Van Dyke Parks

Songs Cycled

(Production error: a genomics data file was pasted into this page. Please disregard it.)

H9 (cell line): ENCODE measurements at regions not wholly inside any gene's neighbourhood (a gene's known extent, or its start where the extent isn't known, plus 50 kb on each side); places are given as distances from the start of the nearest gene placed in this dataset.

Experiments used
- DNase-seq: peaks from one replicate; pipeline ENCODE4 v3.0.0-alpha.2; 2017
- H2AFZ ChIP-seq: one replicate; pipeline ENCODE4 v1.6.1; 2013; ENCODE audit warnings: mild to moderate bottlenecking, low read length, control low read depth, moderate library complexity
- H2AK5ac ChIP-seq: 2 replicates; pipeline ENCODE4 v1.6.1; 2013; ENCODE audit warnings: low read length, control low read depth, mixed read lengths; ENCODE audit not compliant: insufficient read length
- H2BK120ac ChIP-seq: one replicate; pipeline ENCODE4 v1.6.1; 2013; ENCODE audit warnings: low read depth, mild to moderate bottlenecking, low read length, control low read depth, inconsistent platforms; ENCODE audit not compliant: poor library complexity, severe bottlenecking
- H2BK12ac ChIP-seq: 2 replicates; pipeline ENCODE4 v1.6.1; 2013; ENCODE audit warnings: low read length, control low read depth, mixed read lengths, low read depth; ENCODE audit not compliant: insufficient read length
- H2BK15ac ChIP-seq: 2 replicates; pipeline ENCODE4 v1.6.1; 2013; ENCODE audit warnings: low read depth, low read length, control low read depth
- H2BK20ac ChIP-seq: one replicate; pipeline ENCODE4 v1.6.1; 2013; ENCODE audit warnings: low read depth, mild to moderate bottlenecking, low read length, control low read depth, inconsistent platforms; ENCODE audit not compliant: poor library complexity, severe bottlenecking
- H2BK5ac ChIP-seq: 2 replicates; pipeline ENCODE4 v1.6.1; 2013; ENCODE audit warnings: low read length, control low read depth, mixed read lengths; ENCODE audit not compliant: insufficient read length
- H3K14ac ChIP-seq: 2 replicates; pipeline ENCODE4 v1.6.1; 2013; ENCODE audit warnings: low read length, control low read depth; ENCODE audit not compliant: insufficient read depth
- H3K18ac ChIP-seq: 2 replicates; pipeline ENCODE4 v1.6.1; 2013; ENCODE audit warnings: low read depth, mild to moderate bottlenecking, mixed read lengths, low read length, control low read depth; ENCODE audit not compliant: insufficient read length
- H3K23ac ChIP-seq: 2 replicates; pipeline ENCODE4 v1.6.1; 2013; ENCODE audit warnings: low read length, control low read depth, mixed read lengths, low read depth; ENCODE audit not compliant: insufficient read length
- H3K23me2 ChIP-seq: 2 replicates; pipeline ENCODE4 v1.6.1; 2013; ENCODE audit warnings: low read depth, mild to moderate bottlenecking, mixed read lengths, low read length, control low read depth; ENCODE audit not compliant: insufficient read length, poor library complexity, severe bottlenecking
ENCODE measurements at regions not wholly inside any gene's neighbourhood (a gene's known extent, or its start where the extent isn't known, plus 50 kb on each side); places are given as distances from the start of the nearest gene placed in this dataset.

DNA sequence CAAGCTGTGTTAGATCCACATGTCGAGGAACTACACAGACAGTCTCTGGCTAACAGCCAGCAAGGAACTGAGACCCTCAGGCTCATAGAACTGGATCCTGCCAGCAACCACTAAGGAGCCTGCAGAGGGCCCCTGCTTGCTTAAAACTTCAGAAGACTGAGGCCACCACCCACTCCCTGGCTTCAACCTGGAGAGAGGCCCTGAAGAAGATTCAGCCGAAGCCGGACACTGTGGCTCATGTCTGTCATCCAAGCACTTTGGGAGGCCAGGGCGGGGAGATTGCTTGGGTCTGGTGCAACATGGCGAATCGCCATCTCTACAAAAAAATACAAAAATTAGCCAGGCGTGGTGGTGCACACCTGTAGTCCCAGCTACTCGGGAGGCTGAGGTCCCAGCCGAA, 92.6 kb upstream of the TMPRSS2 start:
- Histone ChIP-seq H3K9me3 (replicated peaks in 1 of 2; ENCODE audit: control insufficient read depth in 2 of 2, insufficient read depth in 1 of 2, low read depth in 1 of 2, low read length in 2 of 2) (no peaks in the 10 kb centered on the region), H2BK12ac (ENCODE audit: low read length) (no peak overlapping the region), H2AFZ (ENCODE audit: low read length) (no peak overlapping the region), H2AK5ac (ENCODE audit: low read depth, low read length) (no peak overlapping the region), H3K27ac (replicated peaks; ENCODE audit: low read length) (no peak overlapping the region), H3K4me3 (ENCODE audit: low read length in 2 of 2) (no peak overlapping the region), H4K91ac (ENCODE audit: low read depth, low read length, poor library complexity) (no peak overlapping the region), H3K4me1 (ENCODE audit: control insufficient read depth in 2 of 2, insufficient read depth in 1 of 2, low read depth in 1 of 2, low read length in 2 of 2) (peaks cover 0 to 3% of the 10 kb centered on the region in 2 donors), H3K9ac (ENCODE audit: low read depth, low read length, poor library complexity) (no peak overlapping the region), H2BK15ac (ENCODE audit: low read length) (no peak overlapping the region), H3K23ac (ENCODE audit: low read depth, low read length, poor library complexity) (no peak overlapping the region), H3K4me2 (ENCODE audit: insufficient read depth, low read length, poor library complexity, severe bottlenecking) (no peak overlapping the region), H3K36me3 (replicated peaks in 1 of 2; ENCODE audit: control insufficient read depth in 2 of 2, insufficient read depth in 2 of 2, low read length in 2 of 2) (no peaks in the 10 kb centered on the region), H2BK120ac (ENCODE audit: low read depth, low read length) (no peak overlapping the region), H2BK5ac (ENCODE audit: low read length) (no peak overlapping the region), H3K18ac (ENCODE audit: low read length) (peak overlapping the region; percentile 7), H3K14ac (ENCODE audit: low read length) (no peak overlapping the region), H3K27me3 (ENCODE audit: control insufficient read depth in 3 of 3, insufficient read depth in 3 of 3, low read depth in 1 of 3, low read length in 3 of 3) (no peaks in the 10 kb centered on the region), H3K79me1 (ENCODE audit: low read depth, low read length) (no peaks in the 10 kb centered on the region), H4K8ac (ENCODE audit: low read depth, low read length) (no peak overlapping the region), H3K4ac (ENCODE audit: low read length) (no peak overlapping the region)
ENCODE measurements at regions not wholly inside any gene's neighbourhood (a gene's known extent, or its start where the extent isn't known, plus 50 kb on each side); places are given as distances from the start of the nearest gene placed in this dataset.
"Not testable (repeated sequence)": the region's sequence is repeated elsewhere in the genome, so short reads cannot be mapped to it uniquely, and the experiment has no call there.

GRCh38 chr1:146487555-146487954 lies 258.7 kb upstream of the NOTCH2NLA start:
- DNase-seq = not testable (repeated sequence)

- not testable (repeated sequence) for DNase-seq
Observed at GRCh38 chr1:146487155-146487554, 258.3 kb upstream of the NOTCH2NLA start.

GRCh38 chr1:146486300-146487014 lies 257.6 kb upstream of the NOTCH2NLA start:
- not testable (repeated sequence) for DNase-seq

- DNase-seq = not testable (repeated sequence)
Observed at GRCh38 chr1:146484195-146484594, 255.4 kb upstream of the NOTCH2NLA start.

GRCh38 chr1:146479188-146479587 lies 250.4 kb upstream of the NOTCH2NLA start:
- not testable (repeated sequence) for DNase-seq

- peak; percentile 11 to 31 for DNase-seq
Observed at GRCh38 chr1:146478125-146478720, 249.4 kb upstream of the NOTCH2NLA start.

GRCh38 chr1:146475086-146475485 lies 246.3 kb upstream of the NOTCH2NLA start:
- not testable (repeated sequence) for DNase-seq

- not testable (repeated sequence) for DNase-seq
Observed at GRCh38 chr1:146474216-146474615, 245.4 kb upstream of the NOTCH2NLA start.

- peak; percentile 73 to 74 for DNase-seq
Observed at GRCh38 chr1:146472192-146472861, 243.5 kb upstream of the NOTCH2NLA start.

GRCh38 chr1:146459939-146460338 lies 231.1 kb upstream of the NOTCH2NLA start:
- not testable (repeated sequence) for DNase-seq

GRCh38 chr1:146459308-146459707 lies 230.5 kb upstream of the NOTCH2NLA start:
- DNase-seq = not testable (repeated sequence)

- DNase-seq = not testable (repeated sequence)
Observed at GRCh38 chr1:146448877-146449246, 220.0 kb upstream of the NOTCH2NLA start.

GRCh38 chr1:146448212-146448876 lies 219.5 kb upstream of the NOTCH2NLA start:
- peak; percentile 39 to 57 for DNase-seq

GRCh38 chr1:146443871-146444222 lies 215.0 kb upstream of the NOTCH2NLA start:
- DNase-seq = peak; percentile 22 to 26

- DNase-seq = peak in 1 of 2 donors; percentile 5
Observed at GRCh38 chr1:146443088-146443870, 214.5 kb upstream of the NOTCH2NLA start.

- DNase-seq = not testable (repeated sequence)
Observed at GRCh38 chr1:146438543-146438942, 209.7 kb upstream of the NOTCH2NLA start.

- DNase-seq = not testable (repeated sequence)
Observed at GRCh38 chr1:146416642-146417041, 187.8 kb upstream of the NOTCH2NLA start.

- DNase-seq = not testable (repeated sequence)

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Legendary for his skill with arrangement as well as the rich sonic choreography of his productions, producer/songwriter Van Dyke Parks' unique voicings are never more densely detailed than on records issued under his own name. Beginning in 2011, Parks began releasing a series of 7" singles that showcased unreleased material spanning both archives and newly recorded songs, including both covers and re-recorded versions of earlier solo work. Songs Cycled collects the 12 tracks featured on those 7"s, fitting cohesively in album form, despite the fact that some songs were written or even recorded decades apart from the others. Opening with the intricate instrumental theme "Wedding in Madagascar," Parks pulls no punches about just how ornate his sounds can be, as brass sections, strings, mandolin, spare percussion, and even smooth electric guitar all zigzag around counter-melodies and time signatures in a wobbly but joyous march. Parks' own dusty, everyman vocals grace tunes like the romantically nostalgic "Dreaming of Paris" and accordion-heavy old-timey love song "Sassafrass." He revisits "The All Golden" from his 1968 solo album Song Cycle, reworks a '90s collaboration with Brian Wilson on "Hold Back Time," and even dips into some archival recordings. Much like Parks' '70s solo work on Discover America and Clang of the Yankee Reaper, the songs on Songs Cycled offer up a sometimes impenetrably busy type of Americana. It's one unique to Parks, a tendency to blend so many ideas and styles, stacking them flawlessly on top of one another, that any of the isolated elements of any given song could stand on its own by most pop standards. Sometimes the results are dizzyingly obtuse, as on the stuttering and shifting "Missin' Mississippi" or the classically flavored folk tale of "Black Gold." Much like Parks' work with the Beach Boys, Joanna Newsom, or more appropriately his fantastical film scores, the impossibly orchestrated compositions on Songs Cycled are constantly unraveling and being wound back in, making them a little bit hard to keep up with at times, but something amazing to behold nonetheless.

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